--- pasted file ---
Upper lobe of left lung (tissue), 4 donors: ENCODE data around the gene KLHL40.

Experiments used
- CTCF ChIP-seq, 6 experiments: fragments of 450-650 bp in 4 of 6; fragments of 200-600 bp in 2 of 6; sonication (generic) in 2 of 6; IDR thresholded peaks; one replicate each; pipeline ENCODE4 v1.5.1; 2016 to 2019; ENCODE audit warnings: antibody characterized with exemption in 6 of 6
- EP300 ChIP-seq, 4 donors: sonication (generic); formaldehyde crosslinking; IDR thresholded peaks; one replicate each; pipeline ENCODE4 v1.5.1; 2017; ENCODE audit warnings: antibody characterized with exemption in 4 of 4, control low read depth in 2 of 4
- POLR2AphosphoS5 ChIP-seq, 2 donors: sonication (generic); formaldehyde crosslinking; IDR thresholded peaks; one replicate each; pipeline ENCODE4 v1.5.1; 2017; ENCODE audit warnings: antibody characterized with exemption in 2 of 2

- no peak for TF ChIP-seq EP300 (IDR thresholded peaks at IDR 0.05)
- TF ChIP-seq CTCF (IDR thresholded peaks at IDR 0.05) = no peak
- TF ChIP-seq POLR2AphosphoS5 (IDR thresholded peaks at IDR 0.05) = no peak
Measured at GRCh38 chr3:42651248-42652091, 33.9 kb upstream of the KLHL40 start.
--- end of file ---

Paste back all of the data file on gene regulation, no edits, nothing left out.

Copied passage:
Upper lobe of left lung (tissue), 4 donors: ENCODE data around the gene KLHL40.

Experiments used
- CTCF ChIP-seq, 6 experiments: fragments of 450-650 bp in 4 of 6; fragments of 200-600 bp in 2 of 6; sonication (generic) in 2 of 6; IDR thresholded peaks; one replicate each; pipeline ENCODE4 v1.5.1; 2016 to 2019; ENCODE audit warnings: antibody characterized with exemption in 6 of 6
- EP300 ChIP-seq, 4 donors: sonication (generic); formaldehyde crosslinking; IDR thresholded peaks; one replicate each; pipeline ENCODE4 v1.5.1; 2017; ENCODE audit warnings: antibody characterized with exemption in 4 of 4, control low read depth in 2 of 4
- POLR2AphosphoS5 ChIP-seq, 2 donors: sonication (generic); formaldehyde crosslinking; IDR thresholded peaks; one replicate each; pipeline ENCODE4 v1.5.1; 2017; ENCODE audit warnings: antibody characterized with exemption in 2 of 2

- no peak for TF ChIP-seq EP300 (IDR thresholded peaks at IDR 0.05)
- TF ChIP-seq CTCF (IDR thresholded peaks at IDR 0.05) = no peak
- TF ChIP-seq POLR2AphosphoS5 (IDR thresholded peaks at IDR 0.05) = no peak
Measured at GRCh38 chr3:42651248-42652091, 33.9 kb upstream of the KLHL40 start.